Growing up, I was taught to be terrified of God, as if God was rooting for me to err so He could pounce. Thankfully, in my teens, influential people led me on a different path. They showed me scripture passages describing God as a merciful parent, full of compassion, forgiving, faithful, and inclusive. They especially showed me Jesus, who not only welcomed the poor and sinners but ate with them, defended them, and identified more with them than with religious leaders of his day.
Are both views of God in the Bible? Certainly. But we need to look at the Bible through the lens of Jesus, who tirelessly tried to correct our flawed images. What view of God did Jesus teach? And how did Jesus, the incarnate God, live his life in reflection of his knowledge?
Sometimes I despair because the Gospel message seems lost. Increasing numbers of angry but self-righteous people spewing hate in God’s name. They judge anyone who looks, acts, or worships differently as inferior and undesirable. They call other people animals or label them in ways not justified by facts. To these, Jesus says, “…you are trying to kill me, because my word has no room among you.”Bottom of Form
Admittedly, there are no easy answers to the world’s dilemmas – trade, immigration, war, foreign relations, climate change, economic inequality, racism, and other issues. But today, standing up for the Gospel of Jesus often risks the fate of Jesus – persecution, betrayal, death threats, and perhaps even death itself.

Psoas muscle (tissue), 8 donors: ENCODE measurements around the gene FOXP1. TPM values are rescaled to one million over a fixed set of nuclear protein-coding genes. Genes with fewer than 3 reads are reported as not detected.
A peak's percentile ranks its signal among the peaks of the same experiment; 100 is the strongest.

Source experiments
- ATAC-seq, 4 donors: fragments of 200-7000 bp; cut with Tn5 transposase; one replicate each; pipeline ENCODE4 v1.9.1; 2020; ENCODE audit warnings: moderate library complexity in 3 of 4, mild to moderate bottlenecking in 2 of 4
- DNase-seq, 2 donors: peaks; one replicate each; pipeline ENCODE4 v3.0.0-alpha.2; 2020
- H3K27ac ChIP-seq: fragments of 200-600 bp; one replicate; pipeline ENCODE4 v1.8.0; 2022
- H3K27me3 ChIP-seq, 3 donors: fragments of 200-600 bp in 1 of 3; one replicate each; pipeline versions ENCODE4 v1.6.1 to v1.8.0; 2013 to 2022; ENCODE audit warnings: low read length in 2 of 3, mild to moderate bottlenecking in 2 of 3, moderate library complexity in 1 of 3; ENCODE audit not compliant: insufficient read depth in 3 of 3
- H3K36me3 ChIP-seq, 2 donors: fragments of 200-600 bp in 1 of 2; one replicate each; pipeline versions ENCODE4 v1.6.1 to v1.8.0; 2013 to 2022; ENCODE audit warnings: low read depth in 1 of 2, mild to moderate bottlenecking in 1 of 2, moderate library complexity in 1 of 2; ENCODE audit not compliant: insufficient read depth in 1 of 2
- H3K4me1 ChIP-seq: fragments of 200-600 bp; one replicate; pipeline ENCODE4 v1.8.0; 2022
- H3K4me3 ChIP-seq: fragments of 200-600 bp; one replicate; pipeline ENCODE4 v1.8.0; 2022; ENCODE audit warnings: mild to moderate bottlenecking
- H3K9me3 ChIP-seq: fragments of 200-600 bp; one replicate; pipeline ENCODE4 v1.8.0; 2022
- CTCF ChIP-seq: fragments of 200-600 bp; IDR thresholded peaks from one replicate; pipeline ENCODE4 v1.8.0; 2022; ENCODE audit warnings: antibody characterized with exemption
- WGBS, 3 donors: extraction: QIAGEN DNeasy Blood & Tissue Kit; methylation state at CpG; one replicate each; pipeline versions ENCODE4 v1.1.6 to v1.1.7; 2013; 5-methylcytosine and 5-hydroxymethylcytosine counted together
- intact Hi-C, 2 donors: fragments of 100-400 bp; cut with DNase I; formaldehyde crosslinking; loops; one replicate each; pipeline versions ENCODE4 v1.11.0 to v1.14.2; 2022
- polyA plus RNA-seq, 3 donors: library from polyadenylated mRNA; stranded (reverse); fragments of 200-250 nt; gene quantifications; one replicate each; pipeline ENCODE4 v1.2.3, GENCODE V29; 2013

Instead, Jesus calls us to civil discourse without name-calling or sound-bite labels. He teaches compassion for the poor and disenfranchised who, despite popular rhetoric, cannot improve their position by working harder. He demands care for families desperately fleeing violence and persecution. He calls for societal reforms to combat racism, and a budget that reflects moral concerns rather than power and wealth.
Jesus challenges us to ask who our God is, and whether his Word has a home in us. His voice joins martyrs whose sacrifice calls out from beyond the grave to ask what we, in this day and age, are willing to risk in order to live out the vision of God we believe in. I hope and pray that by the way I live my life, by my words and actions, I may be counted among the faithful followers of Jesus Christ and the God of love he proclaimed. I pray that God’s word not only has room in me, but takes root and produces fruit.
Amy Florian is a teacher and consultant working in Chicago. For many years she has partnered with the Passionists. Visit Amy’s website: http://www.corgenius.com/.